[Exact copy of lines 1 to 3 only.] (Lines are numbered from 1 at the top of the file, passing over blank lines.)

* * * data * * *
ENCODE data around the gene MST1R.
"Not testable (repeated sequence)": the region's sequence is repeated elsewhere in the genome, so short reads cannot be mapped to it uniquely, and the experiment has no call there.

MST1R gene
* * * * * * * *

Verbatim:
ENCODE data around the gene MST1R.
"Not testable (repeated sequence)": the region's sequence is repeated elsewhere in the genome, so short reads cannot be mapped to it uniquely, and the experiment has no call there.

MST1R gene